“It’s also a need.  We need Love, to develop in a healthy way.  We need a certain amount of loving attention, intimacy, loving presence from others, for our neurons to grow.  Research shows that even rat pups who don’t get enough attention, don’t grow as many neuron synapses.

“So we have a longing for love and we flourish when love is there, when there’s a sense of belonging.  The poet Hafez says:  ‘The subject tonight is love, and tomorrow night as well. As a matter of fact there’ no better topic to discuss, until we all die ‘.”   “When you figure out love is all that matters after all,” says Carrie Underwood, “it makes everything else seem so small.”

Tara Smile smaller fr Reacting Wiesely 8-10-11Yikes again, did she just put meditation together with attachment love from a good mom, as if it were the same thing?  This shrink’s crazy.  She doesn’t bother to say we need someone else to do it, or specifically with us. She just says we need loving intimacy and she’s calling that Attachment. To her it’s the most natural transition in the world – but to me it’s like jumping over the Grand Canyon.

OK,  I have a regular meditation practice, I’m used to the meditation concept “be present with my breath, the sounds, the flowers, with my friends at the restaurant and the calamari.”  But it never occurred to me to draw a comparison between Present on the one hand — and loving another human being on the other, let alone to say it’s identical.  Astonishing.  Simply being present with another person constitutes loving them?  Whu Nhu?  I guess the words “loving” and “intimate” get sexualized too much?

The real reason I’m so shocked is: I can’t even begin to imagine my mother being Present like that.  Tara says: “And that’s all we need from Mom, to simply feel she is Present.”  But what a leap from Presence with my breath, to intimacy from my mother!  She was so compelled to performance, doing something, getting somewhere.  I can’t imagine my mother just sitting and being gently Present with me. Just saying it sounds like a stark staring mad idea.

Then I notice what’s going on in my gut.

“Ahhh, Yes!” every jangling, anxiety-ridden cell in my body cries out, “this is the source of our attachment disorder, all us cells down here need Love! We don’t feel loved or wanted, we’re terrified of being alone. Skip the new age Intimacy blather, we need love and we need it now!  Hey, what’s playing on Match.com?  Let’s get this Search for Love on the road!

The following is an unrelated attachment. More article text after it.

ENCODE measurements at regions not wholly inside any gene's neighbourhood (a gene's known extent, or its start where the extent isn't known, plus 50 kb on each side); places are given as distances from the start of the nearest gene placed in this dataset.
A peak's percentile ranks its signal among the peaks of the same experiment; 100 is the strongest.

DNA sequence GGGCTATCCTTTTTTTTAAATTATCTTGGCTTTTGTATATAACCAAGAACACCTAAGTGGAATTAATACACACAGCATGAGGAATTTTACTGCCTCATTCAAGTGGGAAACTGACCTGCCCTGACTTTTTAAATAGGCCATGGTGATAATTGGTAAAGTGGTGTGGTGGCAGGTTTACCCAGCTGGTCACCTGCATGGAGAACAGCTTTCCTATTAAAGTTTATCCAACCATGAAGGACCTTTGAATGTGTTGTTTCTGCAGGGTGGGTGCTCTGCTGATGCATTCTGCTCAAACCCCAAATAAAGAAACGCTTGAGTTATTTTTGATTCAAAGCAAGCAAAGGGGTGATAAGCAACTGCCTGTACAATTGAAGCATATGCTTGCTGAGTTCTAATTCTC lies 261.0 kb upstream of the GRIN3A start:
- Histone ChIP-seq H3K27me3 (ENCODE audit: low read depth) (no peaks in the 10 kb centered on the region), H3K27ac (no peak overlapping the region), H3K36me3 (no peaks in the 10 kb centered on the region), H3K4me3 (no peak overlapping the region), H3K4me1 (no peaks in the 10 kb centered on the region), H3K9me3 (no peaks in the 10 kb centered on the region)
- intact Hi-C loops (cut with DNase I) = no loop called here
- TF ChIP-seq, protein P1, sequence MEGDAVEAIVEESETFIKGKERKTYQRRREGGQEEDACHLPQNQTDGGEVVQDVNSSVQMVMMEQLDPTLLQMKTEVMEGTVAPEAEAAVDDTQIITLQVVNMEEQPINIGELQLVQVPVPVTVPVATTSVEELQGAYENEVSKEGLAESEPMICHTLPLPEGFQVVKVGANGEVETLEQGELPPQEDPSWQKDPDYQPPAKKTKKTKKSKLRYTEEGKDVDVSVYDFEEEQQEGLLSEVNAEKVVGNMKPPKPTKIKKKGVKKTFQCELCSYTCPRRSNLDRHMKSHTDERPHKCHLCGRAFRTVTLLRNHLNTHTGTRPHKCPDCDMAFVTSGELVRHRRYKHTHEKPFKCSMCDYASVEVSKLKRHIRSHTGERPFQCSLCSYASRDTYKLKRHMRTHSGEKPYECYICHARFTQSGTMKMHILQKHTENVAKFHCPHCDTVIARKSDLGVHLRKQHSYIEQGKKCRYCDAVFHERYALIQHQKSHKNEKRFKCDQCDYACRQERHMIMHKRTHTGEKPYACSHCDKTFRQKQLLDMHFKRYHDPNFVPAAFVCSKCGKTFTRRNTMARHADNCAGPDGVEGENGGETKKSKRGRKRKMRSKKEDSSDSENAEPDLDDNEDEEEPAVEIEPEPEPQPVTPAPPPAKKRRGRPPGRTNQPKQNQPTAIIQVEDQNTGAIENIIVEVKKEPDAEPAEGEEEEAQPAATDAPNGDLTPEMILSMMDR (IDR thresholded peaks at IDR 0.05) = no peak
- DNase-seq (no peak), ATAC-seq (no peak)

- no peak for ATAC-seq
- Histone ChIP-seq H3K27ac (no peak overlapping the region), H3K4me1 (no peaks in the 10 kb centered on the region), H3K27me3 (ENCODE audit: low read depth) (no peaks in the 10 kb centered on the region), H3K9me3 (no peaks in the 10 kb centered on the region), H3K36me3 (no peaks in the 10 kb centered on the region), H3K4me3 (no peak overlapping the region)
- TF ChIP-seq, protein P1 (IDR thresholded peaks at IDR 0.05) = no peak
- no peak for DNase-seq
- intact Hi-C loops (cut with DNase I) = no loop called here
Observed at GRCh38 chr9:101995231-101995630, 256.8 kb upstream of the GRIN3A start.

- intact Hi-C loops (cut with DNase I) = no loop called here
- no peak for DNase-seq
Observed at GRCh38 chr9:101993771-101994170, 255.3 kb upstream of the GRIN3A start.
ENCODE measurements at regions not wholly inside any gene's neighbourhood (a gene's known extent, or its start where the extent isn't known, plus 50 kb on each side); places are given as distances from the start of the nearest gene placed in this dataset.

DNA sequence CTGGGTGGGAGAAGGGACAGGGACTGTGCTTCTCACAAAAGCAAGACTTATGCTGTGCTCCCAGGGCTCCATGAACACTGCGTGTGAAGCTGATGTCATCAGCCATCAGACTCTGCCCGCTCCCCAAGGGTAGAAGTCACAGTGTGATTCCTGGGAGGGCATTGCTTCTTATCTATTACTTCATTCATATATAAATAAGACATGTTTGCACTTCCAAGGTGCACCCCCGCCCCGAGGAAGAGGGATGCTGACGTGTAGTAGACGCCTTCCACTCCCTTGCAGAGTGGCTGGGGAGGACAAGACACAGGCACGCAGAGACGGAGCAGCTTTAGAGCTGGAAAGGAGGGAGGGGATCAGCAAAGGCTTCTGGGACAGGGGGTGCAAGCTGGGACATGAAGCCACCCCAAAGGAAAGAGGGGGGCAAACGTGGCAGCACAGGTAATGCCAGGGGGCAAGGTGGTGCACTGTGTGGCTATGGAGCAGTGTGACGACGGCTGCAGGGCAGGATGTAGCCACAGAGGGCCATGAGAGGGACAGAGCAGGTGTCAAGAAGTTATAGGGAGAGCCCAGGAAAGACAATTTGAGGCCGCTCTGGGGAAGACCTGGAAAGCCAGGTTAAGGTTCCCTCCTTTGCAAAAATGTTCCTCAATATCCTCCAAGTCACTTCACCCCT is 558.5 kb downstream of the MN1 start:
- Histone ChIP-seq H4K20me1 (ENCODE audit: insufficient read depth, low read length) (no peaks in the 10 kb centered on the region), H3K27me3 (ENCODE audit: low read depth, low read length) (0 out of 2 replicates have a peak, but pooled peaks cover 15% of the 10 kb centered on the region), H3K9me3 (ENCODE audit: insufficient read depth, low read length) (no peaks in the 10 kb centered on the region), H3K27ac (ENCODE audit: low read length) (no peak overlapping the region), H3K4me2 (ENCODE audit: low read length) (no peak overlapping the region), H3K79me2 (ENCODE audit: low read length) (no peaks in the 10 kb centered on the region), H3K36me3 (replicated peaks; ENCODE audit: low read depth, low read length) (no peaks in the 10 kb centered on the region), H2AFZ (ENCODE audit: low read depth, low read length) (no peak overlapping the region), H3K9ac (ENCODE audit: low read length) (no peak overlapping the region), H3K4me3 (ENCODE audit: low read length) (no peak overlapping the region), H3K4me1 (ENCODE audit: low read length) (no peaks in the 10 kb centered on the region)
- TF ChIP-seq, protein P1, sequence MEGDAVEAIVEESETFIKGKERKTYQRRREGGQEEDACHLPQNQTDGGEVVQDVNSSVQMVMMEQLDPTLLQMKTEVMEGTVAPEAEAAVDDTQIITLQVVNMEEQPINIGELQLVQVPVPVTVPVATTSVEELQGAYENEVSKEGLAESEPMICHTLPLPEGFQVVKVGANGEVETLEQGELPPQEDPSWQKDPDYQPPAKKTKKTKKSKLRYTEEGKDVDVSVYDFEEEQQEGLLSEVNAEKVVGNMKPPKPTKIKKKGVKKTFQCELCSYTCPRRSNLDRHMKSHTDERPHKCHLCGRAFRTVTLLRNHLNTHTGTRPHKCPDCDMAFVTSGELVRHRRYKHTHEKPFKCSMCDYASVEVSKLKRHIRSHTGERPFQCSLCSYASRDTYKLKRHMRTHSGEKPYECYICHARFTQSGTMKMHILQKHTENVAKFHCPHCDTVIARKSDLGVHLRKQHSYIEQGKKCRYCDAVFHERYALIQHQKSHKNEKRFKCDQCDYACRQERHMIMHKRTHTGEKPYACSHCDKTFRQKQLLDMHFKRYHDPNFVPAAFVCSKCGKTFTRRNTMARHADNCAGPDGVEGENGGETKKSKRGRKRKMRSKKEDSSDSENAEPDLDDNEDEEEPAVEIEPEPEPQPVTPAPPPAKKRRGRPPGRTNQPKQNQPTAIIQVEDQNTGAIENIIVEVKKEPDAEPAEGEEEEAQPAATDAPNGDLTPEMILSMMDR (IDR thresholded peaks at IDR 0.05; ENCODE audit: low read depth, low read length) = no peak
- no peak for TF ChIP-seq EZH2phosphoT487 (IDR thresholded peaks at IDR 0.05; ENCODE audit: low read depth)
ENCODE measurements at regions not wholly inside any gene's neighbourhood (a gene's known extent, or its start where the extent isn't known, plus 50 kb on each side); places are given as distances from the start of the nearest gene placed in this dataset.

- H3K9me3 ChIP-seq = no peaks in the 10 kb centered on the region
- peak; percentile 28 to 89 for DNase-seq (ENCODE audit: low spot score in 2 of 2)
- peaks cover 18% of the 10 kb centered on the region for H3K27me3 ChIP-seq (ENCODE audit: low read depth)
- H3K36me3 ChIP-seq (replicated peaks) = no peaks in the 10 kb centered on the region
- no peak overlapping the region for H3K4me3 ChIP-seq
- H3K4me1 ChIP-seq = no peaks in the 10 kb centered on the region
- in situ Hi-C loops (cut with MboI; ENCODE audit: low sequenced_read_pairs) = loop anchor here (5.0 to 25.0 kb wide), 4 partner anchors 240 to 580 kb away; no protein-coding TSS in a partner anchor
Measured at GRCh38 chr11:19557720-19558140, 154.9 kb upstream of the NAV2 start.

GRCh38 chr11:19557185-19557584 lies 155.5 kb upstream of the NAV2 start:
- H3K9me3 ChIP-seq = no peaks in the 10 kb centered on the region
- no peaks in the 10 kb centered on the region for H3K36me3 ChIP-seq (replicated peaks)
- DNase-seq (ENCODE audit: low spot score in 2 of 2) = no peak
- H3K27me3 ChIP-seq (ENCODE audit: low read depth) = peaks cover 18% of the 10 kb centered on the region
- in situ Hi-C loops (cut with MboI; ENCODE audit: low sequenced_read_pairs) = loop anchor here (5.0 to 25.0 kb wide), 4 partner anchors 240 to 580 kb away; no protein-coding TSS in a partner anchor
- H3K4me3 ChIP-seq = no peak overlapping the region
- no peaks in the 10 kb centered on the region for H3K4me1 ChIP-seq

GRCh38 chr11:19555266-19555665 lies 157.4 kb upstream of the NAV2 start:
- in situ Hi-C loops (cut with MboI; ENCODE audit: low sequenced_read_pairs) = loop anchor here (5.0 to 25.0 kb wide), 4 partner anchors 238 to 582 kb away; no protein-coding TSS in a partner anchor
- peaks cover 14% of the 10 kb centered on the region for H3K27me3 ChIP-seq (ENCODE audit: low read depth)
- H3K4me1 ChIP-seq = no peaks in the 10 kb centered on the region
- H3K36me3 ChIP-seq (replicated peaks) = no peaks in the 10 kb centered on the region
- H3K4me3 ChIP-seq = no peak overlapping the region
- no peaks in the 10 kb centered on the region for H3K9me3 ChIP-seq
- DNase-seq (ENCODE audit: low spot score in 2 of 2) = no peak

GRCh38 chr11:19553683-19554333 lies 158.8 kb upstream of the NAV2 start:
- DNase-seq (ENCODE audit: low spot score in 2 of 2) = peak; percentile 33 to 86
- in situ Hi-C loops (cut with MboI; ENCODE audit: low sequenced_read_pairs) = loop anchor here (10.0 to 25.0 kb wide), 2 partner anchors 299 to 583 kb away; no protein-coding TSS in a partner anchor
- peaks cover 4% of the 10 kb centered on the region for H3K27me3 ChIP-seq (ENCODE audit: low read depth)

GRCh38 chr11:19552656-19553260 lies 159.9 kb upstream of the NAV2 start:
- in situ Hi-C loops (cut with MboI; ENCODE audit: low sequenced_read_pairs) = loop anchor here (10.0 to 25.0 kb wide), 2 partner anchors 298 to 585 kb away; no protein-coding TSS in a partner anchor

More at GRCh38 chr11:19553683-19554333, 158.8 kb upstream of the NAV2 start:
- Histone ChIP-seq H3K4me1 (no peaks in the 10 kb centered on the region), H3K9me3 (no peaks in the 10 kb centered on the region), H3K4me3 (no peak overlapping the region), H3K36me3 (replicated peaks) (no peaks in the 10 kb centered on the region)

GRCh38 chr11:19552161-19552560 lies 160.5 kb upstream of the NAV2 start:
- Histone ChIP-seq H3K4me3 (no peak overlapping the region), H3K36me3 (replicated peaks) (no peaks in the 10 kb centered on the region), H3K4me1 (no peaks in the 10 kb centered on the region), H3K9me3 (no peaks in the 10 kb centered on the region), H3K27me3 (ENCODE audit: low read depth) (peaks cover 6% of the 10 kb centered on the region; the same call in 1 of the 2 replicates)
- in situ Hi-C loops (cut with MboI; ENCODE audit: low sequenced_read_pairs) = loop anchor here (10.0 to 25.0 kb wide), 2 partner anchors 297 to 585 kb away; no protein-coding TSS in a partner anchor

“Us anxious cells were programmed from birth to be practical and to get things done, Skeeter.  Yeah, we read that “General Theory of Love” book by the three shrinks who say “Too many Americans are spurred to achieve, rather than attach.” [FN3]  You said it brother – we cells were programmed to achieve. We’ve got to get to work and get things done! If we don’t perform, nobody will ever love us.”

The Separate Self and Fear

Hold on, I tell my cells, Tara’s only at minute 4:25 of an hour talk. OK she’s a little nutty but let’s see where she goes next.

It’s another whopper. “Then,” says Tara, “We have Rilke, who says: ‘For one human being to love another, this is the most difficult of all our tasks.’  The human realm is filled with misunderstanding, conflict, hurt, anger and insecurity — because we have a basic perception of separation.

“The primal mood of the Separate Self is fear.  It’s core in our conditioning to feel separate, to have all the fight/flight activity from separation.  We start with fear, and due to that, we don’t trust belonging easily.  To the degree we don’t feel a sense of belonging, we don’t trust anyone really loves us… It brings a real deep mistrust… A core wounding that appears… is a basic sense that “I’m not loveable for who I am.  I don’t belong, I can’t trust belonging, I’m not loveable in a real way.”

I Need Love-he's-just-doing-that-to-get-attention-Harry Bliss New-yorker-cartoon“The primal mood of the Separate Self is fear,” I walk around muttering for a few days.  OK, this one’s definitely is not crazy.  Everyone in brain science says that being born is absolutely terrifying; it was warm, now it’s cold; it was dark, now it’s blinding; it was hushed, now it’s scary loud;  “and what’s this stuff in my lungs?” says Bruce Perry.

I know that fear, I’ve felt it all my life, because Dr. Perry also says the baby is designed to feel stress chemicals when this shock hits, so that it cries until the mother holds it, because if it didn’t and she didn’t, the baby would die.  And when she does, the stress chemicals stop and they both get a flood of reward (feel-good) chemicals like oxytocin. [FN4]

Or not.  If mom doesn’t respond, or the baby’s locked up in a glass box in incubation for a few weeks and then after that mom doesn’t respond, the stress chemicals never stop, and the fear continues unabated until it’s overwhelming.  Which is how I lived my entire life until I found that Peter Levine book.  [FN5]

“Conditioning” in Buddhism refers to the false beliefs imprinted on each living thing from birth by external culture and family, the habit patterns of the unconscious.

“The biggest way conditioning gets solidified is the imprint of parenting,” Tara continues. “I’ve kept a long time this cartoon, a little boy with goggles on a ladder spraying paint onto the wall. It says ‘I need love!!’ But his mother and her friend are talking and she says ‘He’s just doing that to get attention.’ [audience laughs] ‘I need love!!’

“But when the love doesn’t come, when there’s neglect, major criticism, abusive behavior, even just a lack of attunement, then the child has to protect from the pain of that. A lot of our personality becomes how we protect ourselves from that raw pain of ‘I’m not loveable as I am.’

“So the fear of love, the fear of intimacy, is also a universal conditioning. We have this perception of separateness, and our nervous system is wired for it, we’re kind of stuck with it.”